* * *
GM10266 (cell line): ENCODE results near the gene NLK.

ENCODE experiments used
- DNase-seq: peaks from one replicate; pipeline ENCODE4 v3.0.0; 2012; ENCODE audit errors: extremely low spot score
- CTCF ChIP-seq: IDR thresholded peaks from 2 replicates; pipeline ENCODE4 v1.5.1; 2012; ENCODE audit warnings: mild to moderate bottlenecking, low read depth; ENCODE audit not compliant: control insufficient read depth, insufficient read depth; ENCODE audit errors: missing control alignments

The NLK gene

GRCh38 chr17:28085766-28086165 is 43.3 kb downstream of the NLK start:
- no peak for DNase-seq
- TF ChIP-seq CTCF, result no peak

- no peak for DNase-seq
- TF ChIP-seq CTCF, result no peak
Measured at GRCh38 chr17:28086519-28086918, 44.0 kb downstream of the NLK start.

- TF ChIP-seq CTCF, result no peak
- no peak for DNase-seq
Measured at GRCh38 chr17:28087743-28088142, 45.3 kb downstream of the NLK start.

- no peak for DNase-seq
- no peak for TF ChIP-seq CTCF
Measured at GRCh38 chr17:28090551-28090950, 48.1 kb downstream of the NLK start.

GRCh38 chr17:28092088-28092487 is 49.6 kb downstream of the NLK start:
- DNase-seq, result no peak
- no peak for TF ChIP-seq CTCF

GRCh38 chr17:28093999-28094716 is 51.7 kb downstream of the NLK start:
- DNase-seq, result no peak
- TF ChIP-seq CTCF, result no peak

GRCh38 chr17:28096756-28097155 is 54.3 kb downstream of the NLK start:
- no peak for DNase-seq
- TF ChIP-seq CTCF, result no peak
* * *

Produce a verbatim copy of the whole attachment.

GM10266 (cell line): ENCODE results near the gene NLK.

ENCODE experiments used
- DNase-seq: peaks from one replicate; pipeline ENCODE4 v3.0.0; 2012; ENCODE audit errors: extremely low spot score
- CTCF ChIP-seq: IDR thresholded peaks from 2 replicates; pipeline ENCODE4 v1.5.1; 2012; ENCODE audit warnings: mild to moderate bottlenecking, low read depth; ENCODE audit not compliant: control insufficient read depth, insufficient read depth; ENCODE audit errors: missing control alignments

The NLK gene

GRCh38 chr17:28085766-28086165 is 43.3 kb downstream of the NLK start:
- no peak for DNase-seq
- TF ChIP-seq CTCF, result no peak

- no peak for DNase-seq
- TF ChIP-seq CTCF, result no peak
Measured at GRCh38 chr17:28086519-28086918, 44.0 kb downstream of the NLK start.

- TF ChIP-seq CTCF, result no peak
- no peak for DNase-seq
Measured at GRCh38 chr17:28087743-28088142, 45.3 kb downstream of the NLK start.

- no peak for DNase-seq
- no peak for TF ChIP-seq CTCF
Measured at GRCh38 chr17:28090551-28090950, 48.1 kb downstream of the NLK start.

GRCh38 chr17:28092088-28092487 is 49.6 kb downstream of the NLK start:
- DNase-seq, result no peak
- no peak for TF ChIP-seq CTCF

GRCh38 chr17:28093999-28094716 is 51.7 kb downstream of the NLK start:
- DNase-seq, result no peak
- TF ChIP-seq CTCF, result no peak

GRCh38 chr17:28096756-28097155 is 54.3 kb downstream of the NLK start:
- no peak for DNase-seq
- TF ChIP-seq CTCF, result no peak